Compression properties of carbon fibers and carbon fiber composites.

Many workers have published results on the compression testing of cfrp. Kumar and Helminiak have reported that the ratios of compressive strength to tensile strength, when evaluated from composite data, can vary in the range 0.2-1.0. It is normal to employ the rule of mixtures and a favourable relationship was reported by Ewins and Ham. However, the application of the rule of mixtures for composites does not always give meaningful results and can be overcome by measuring the compressive strength of a single filament embedded in a resin.

Several methods have been used to determine the compression strength of carbon fiber and its composites. The loop test; Single filament in a Beam; critical length under compression; micro-compression; fiber recoil; piezo method; raman spectroscopy; composite and mini-composite.

It has been suggested that the compressive strength of a carbon fiber composite may be a system property rather than a material property. The single fiber compressive strength tends to increase as the fiber strength when measured by the single fiber loop test. But there is considerable deviation of the composite and single filament compressive strengths and an increase in fiber strength does not assure an increase in composite compressive strength, see figure 20.17. The composite compressive strength is much lower than the tensile strength, about one half, and the compressive strength of a pitch based carbon fiber is lower than a PAN based carbon fiber.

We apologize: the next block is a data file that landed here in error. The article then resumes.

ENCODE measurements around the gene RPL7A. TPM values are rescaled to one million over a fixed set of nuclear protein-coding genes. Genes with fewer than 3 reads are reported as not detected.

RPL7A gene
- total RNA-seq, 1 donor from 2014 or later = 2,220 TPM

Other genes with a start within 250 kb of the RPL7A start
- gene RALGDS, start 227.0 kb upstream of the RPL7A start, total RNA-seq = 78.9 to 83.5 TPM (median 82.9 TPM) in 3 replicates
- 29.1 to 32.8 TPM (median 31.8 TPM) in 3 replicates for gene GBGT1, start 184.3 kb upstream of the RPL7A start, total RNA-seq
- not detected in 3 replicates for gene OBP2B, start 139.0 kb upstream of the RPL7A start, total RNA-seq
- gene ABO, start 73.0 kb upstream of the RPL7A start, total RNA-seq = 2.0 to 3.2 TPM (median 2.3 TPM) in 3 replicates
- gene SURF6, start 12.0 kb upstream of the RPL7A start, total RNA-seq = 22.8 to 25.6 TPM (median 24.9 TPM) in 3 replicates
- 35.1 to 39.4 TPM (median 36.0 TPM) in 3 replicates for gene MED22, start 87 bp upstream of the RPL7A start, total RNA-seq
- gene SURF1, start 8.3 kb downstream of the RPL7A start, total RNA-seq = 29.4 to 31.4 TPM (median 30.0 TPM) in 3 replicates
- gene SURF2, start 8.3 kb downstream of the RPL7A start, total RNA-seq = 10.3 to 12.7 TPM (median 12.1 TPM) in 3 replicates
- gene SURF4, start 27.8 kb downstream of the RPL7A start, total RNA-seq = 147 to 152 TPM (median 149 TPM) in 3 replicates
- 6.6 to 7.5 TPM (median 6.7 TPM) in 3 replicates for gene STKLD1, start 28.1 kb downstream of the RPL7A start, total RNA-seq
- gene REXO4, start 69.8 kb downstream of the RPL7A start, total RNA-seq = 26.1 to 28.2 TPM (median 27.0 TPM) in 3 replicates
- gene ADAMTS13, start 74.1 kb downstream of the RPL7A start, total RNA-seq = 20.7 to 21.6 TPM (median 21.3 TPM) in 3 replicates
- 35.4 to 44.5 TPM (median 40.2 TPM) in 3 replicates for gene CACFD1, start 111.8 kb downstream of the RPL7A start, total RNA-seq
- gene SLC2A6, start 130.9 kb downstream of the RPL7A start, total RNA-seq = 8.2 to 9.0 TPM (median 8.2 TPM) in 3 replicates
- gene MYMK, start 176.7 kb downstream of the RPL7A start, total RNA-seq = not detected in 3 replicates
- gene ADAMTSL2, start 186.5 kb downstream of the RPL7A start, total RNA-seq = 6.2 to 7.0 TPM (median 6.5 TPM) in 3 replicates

compression strength of single carbon fibers vs composite compression strength

fig.20.17-compression strength of single carbon fibers vs composite compression strength

The compressive stress decreases with increased anisotropy, which can be represented by the ratio of fiber tensile modulus to the torsional modulus. Kumar has shown that the compressive strength decreases with increasing Young’s modulus, whilst Northolt et al showed that the compressive strength increases as the shear modulus.

Dobb et al studied PAN and mesophase pitch based carbon fibers by measuring their compressional properties using the recoil test and have stated that the compression strength of carbon fibers is influenced by a combination of various structural features, rather than by any single feature.

PAN type carbon fibers fail by transverse in the laminae could cause a shear mode of failure. If the shear strength is less than the buckling strength, then shear failure will occur in preference to buckling. However, Ewins and Potter showed that microbuckling does occur as the temperature approaches the Tg. The failure starts as a crack on the tensile side of the bent fiber, which propagates to a kink band on the compressive side. The failure transition is dependent on the shear modulus of the matrix and the shear strength of the fiber. Increase in fiber strength and the uptake of water, which decreases resin modulus, will have the same effect.

It was suggested that larger diameter carbon fiber could exhibit higher compressive strength, but we have found no evidence for this.



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